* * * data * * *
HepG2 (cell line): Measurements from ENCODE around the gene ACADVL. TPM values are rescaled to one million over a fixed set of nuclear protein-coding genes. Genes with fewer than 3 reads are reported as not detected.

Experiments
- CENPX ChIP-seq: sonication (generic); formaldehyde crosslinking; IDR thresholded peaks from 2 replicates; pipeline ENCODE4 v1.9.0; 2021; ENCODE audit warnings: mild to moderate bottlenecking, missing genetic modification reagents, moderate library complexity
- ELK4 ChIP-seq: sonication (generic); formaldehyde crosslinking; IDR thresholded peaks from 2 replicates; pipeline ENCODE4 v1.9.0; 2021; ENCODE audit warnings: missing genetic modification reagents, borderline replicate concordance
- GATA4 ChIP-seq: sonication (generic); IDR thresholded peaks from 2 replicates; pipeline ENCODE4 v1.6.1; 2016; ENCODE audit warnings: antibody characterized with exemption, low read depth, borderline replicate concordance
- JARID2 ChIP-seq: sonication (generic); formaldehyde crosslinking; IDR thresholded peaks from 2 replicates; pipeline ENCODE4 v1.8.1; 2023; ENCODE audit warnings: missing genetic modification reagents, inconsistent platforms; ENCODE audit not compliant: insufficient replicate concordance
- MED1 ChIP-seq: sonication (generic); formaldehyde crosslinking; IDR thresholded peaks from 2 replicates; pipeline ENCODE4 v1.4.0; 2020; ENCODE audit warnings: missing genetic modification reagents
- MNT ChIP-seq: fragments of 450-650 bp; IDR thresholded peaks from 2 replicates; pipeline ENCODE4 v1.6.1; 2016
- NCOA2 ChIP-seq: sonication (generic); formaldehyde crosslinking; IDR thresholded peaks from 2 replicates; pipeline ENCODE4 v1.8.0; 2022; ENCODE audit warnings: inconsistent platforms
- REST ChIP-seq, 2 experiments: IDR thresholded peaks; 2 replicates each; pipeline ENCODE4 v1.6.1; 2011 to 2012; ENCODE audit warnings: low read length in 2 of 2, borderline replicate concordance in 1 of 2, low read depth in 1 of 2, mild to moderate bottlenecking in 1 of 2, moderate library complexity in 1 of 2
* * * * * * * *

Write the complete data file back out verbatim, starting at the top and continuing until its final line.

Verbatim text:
HepG2 (cell line): Measurements from ENCODE around the gene ACADVL. TPM values are rescaled to one million over a fixed set of nuclear protein-coding genes. Genes with fewer than 3 reads are reported as not detected.

Experiments
- CENPX ChIP-seq: sonication (generic); formaldehyde crosslinking; IDR thresholded peaks from 2 replicates; pipeline ENCODE4 v1.9.0; 2021; ENCODE audit warnings: mild to moderate bottlenecking, missing genetic modification reagents, moderate library complexity
- ELK4 ChIP-seq: sonication (generic); formaldehyde crosslinking; IDR thresholded peaks from 2 replicates; pipeline ENCODE4 v1.9.0; 2021; ENCODE audit warnings: missing genetic modification reagents, borderline replicate concordance
- GATA4 ChIP-seq: sonication (generic); IDR thresholded peaks from 2 replicates; pipeline ENCODE4 v1.6.1; 2016; ENCODE audit warnings: antibody characterized with exemption, low read depth, borderline replicate concordance
- JARID2 ChIP-seq: sonication (generic); formaldehyde crosslinking; IDR thresholded peaks from 2 replicates; pipeline ENCODE4 v1.8.1; 2023; ENCODE audit warnings: missing genetic modification reagents, inconsistent platforms; ENCODE audit not compliant: insufficient replicate concordance
- MED1 ChIP-seq: sonication (generic); formaldehyde crosslinking; IDR thresholded peaks from 2 replicates; pipeline ENCODE4 v1.4.0; 2020; ENCODE audit warnings: missing genetic modification reagents
- MNT ChIP-seq: fragments of 450-650 bp; IDR thresholded peaks from 2 replicates; pipeline ENCODE4 v1.6.1; 2016
- NCOA2 ChIP-seq: sonication (generic); formaldehyde crosslinking; IDR thresholded peaks from 2 replicates; pipeline ENCODE4 v1.8.0; 2022; ENCODE audit warnings: inconsistent platforms
- REST ChIP-seq, 2 experiments: IDR thresholded peaks; 2 replicates each; pipeline ENCODE4 v1.6.1; 2011 to 2012; ENCODE audit warnings: low read length in 2 of 2, borderline replicate concordance in 1 of 2, low read depth in 1 of 2, mild to moderate bottlenecking in 1 of 2, moderate library complexity in 1 of 2